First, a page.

New drug that blocks recurring growth of brain tumors identified

An international team of scientists has identified a drug that blocks the growth of the most aggressive brain tumor and how to most accurately identify which tumor will respond to the drug.
New drug that blocks recurring growth of brain tumors identified
a non-metastatic brain tumor - Meningioma - recurs after surgery and radiation treatment. (Pixabay)

An international team of scientists has identified a drug that blocks the growth of the most aggressive brain tumor and how to most accurately identify which tumor will respond to the drug.

When a non-metastatic brain tumor - meningioma - recurs after surgery and radiation treatment, a patient is out of options. No drugs are approved for these aggressive tumors, which occur in up to 20 percent of cases and can lead to patient disability or even death.

But the new drug called abemaciclib, detailed in the journal Nature Genetics, is a cell cycle inhibitor, meaning it blocks the cell division cycle and inhibits tumor growth.

The scientists at the universities of Northwestern, California, and Hong Kong demonstrated the effectiveness of the drug in select patients, mouse models, a 3D living tissue brain tumor (organoids), and cell cultures.

Investigators discovered that meningiomas can be divided into molecular subgroups with different clinical outcomes and recurrence rates. This new method of classifying tumors allows scientists to predict recurrence more accurately than the current method of classifying the tumor.

Currently, after surgery, doctors examine a specimen of a tumor under a microscope and grade it one, two, or three in its aggressiveness. 
 (Pixabay)
Currently, after surgery, doctors examine a specimen of a tumor under a microscope and grade it one, two, or three in its aggressiveness. (Pixabay)

Currently, after surgery, doctors examine a specimen of a tumor under a microscope and grade it one, two, or three in its aggressiveness. But the grade is only about 70 percent accurate, meaning some tumors will behave in a way that doesn't fit with how it appears under the microscope.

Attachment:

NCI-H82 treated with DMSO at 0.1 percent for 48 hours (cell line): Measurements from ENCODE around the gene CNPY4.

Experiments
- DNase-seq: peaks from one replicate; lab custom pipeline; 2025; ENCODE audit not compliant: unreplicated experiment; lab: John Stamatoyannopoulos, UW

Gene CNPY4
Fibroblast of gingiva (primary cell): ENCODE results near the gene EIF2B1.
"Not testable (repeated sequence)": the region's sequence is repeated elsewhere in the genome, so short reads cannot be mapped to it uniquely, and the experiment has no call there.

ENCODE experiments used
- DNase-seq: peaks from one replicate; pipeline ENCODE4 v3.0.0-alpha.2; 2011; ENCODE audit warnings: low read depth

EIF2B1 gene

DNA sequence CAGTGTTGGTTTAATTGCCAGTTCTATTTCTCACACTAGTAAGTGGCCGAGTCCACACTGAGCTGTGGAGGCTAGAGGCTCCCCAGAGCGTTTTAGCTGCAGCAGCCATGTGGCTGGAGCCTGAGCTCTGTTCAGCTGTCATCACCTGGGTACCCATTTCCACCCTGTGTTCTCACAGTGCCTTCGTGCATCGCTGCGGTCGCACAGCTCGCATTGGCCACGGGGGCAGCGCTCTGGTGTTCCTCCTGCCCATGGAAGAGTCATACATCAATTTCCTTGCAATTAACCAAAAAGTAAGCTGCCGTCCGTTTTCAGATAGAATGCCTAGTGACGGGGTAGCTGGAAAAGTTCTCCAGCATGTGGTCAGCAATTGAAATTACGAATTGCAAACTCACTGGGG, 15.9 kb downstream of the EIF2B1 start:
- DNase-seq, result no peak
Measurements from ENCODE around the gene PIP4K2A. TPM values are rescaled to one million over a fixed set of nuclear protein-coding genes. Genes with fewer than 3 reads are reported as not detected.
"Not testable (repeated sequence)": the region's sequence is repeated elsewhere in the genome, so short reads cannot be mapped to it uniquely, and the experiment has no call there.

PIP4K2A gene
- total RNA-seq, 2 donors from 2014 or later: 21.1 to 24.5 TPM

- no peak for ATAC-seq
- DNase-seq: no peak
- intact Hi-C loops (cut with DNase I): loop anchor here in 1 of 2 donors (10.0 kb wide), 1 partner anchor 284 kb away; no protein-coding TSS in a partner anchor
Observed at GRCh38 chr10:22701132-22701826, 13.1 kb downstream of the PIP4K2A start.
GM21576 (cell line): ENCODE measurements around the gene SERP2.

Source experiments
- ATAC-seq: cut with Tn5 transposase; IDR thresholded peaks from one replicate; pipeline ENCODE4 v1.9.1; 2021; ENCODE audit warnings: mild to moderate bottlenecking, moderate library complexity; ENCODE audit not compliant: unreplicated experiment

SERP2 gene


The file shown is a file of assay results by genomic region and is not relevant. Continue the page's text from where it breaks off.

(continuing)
"Our study identifies which patients we should treat with this drug because their tumors will likely respond to it," said Dr. Stephen Magill, Assistant Professor of neurological surgery at Northwestern's Feinberg School of Medicine.

"We now have the potential to give them options and hope for a longer, symptom-free life."

The team found that mice with meningiomas treated with the medication lived longer and their tumors didn't grow as rapidly.

The drug was also used off-label for compassionate use in several patients whose tumors decreased in size and whose symptoms improved, suggesting the drug should be considered for clinical trials, Magill said.

"Eventually we hope to tailor medical therapy to the genetic changes within each person's meningioma," Magill said.

Meningiomas are the most common primary (non-metastatic) tumor in the central nervous system. The symptoms are headaches, seizures, or neurological deficits (weakness, vision loss, double vision, or sensory changes). (AA/IANS)

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